With Wisconsin trying to exercise some Mackey Arena demons, the Badgers not only forgot the recipe, they simply struggled to find the kitchen.
The Badgers shot ice cold from the floor during the first half and watched helplessly as Purdue sophomore JaJuan Johnson scored a game-high 20 points and grabbed 10 rebounds, as the Badgers dug a big hole they never could recover from, falling to No.14 Purdue 65-52 Sunday afternoon.
With the status of Big Ten preseason player of the year Robbie Hummel and starting point guard Chris Kramer questionable after missing Tuesday's game at Penn State, Purdue looked to be in an offensive crunch.
Although both Hummel and Kramer logged minutes, it was Johnson that carried the burden, scoring 14 of his 20 points in the game's first 15 minutes.
After scoring only 14 points in UW's two matchups with Purdue last season and averaging 5.4 points per game last season, Johnson is averaging 12.7 points per game and another weapon in Purdue's arsenal.
"By far, he (Johnson) is the most improved player on that team," said senior Marcus Landry, as the Badgers fall to 2-37 all time in Mackey Arena. "He's just an athletic big man and he's come along way and has gotten a lot better."
With Purdue (12-4, 1-2 Big Ten) getting nine offensive rebounds in the first half, Johnson set the tone from the game's opening minutes, scoring the Boilers first six points, four coming off offensive rebounds, to help Purdue build a 14-point first-half advantage that they never lost.
"I just tried to be aggressive (and) crash the boards every time," said Johnson, who at one point was out scoring UW 14-11. "After the Penn State game, I had the mindset that I needed to help the team out in rebounding. I wasn't too happy about the Penn State game that I just tried to (get) to the boards."
While the Badgers (12-4, 3-1 Big Ten) missed their share of easy lay ups and wide-open jump shots, Wisconsin was uncharacteristic in its shot selection, hoisting a plethora of hasty shots, usually with a defender in the face, that proved to be unproductive. So while Purdue shot 53 percent (9-for-17) during a 10 minute stretch midway through the first half, Wisconsin couldn't counter.
The Badgers started the game shooting 22 percent (4-for-18) and made one field goal during an eight-minute stretch of the Boilers run.
The game was especially tough for Landry, who lead the team with 17 points per game during conference play entering Sunday. Never finding any semblance of rhythm and hazed all afternoon by the students, Landry finished a dismal 3-for-15 from the field and only nine points.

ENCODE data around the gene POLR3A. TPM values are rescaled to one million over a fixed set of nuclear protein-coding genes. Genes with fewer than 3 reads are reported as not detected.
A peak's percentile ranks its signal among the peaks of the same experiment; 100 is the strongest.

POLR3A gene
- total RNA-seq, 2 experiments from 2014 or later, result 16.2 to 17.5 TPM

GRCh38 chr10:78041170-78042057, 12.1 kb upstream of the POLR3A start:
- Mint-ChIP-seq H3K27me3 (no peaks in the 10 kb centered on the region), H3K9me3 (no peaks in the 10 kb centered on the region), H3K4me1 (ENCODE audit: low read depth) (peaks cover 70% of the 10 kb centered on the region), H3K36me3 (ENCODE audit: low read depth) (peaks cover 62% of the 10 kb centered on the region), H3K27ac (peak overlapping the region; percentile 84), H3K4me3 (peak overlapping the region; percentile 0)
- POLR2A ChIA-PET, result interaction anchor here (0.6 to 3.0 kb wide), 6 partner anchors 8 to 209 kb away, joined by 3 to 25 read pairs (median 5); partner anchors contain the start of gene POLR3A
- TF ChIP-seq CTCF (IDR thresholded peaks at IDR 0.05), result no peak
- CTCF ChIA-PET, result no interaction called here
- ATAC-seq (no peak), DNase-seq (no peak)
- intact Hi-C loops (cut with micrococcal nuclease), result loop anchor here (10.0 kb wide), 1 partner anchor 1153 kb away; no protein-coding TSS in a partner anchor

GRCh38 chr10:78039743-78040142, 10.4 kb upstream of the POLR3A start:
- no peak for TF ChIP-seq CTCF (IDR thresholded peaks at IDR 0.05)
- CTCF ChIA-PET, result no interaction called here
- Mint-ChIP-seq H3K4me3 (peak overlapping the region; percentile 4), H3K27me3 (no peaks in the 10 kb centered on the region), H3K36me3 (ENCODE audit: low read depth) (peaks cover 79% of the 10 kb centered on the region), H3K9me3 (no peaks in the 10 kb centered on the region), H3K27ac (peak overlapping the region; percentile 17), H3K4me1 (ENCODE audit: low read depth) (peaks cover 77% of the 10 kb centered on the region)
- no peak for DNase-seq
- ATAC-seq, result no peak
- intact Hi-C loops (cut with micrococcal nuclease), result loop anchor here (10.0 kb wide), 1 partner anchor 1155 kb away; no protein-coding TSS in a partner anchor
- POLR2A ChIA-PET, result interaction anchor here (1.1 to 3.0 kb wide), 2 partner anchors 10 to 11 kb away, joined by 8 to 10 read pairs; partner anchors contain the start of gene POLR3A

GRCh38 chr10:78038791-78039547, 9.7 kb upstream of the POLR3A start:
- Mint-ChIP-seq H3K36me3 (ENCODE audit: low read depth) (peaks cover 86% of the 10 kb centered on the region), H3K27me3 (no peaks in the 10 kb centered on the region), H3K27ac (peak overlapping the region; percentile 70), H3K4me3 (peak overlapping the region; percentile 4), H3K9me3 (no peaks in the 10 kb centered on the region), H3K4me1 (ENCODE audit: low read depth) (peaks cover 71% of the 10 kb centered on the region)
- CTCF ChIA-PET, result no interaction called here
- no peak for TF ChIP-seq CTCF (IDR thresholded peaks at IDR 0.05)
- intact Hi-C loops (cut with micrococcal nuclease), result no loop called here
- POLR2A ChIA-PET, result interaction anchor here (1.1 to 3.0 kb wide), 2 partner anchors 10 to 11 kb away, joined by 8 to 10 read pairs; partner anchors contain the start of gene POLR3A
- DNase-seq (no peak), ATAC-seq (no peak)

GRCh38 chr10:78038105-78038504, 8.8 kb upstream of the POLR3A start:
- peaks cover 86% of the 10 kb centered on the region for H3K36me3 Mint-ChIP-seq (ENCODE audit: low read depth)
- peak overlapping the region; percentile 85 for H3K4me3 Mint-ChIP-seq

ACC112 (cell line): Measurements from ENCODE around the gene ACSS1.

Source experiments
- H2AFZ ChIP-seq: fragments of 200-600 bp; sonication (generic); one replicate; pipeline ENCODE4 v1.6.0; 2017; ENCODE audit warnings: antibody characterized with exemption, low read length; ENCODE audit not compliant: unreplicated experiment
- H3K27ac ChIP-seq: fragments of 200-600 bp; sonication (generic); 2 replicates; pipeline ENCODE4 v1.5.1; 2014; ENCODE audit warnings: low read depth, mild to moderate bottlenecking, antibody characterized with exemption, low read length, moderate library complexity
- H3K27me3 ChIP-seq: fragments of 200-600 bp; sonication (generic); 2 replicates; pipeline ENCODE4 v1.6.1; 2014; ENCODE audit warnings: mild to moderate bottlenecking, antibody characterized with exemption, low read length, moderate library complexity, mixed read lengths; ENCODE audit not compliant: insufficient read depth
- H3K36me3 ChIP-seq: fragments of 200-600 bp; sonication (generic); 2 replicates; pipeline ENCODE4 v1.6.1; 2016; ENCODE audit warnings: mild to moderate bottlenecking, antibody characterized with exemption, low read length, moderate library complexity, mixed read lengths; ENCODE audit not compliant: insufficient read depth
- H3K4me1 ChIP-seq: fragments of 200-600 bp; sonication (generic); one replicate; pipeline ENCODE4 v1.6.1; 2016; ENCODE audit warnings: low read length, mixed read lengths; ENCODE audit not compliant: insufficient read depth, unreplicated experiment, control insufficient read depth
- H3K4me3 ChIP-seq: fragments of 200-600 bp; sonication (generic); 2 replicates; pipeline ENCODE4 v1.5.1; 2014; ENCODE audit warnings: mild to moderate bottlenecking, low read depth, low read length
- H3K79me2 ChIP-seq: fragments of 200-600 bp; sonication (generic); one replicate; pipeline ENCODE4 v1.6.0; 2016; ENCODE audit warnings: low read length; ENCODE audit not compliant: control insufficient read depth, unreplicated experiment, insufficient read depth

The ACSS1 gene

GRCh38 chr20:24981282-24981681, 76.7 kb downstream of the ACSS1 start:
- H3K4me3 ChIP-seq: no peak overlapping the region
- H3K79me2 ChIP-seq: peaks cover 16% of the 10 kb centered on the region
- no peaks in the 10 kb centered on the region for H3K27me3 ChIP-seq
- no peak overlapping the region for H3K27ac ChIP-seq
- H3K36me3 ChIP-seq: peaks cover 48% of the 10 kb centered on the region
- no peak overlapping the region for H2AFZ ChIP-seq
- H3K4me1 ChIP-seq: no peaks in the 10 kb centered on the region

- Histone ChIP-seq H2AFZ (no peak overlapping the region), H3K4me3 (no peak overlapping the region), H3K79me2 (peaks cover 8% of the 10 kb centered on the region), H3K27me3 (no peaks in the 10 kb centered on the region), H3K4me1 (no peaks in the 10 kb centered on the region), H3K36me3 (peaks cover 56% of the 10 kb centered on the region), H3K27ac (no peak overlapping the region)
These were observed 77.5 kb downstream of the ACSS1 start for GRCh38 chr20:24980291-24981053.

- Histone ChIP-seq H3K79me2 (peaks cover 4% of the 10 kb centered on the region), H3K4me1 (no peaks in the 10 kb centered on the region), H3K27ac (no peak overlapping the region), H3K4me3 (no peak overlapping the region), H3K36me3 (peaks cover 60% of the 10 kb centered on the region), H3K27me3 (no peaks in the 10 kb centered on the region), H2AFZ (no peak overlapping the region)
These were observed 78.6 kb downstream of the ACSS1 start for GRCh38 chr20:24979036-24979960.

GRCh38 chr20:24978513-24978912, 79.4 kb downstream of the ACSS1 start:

"They are very aggressive and took us out of some of the things we like to do. They were just more aggressive. It just wasn't a good day for Wisconsin today and we only have ourselves to blame for not being physical enough."
The Badgers did start to show signs of life in the final 1:36 of the first half, executing an 8-0 run, capped by a Jason Bohannon three-pointer with six seconds left, to cut the lead down to six, giving the Badgers some reason to hope.
The Badgers kept the game a two-point possession, 38-32 for the first five minutes of the half, but had not answer during a 16-6 run, a run where five different Purdue players scored.
"We probably needed a 20-0 run," UW head coach Bo Ryan said. "That would have been better."
After UW showed its last sign of life, using a mini-run to cut the lead to 11 at the last media timeout, the Purdue pep band fittingly played Bon Jovi's ‘Living on a Prayer.' Less than a minute later, Hummel hit his fourth three to deliver the knockout blow.
"They were hitting shots, that's why they (Purdue) are going to be there at the end of the year," Krabbenhoft said. "You can't just shut down one team because they have so many weapons. You have to do so many good things defensively."
Wisconsin was out muscled on the glass, getting out rebounded 34-29 and didn't attempt its first free throw until 4:23 left in the second half.
"We've talked a lot over the last couple of years and what it means to Wisconsin basketball to rebound and they beat us on the board," Krabbenhoft said. "It's pretty plain and simple that they out worked us on the boards."
Purdue committed only four turnovers (just one in the first half), which was one away from tying the school record.
"When you take care of the basketball and out rebound your opponent, you are just giving yourself a better chance to win," Kramer said. "That's just more possessions in the game you get than your opponent does."
A Purdue recipe that equaled success against Wisconsin.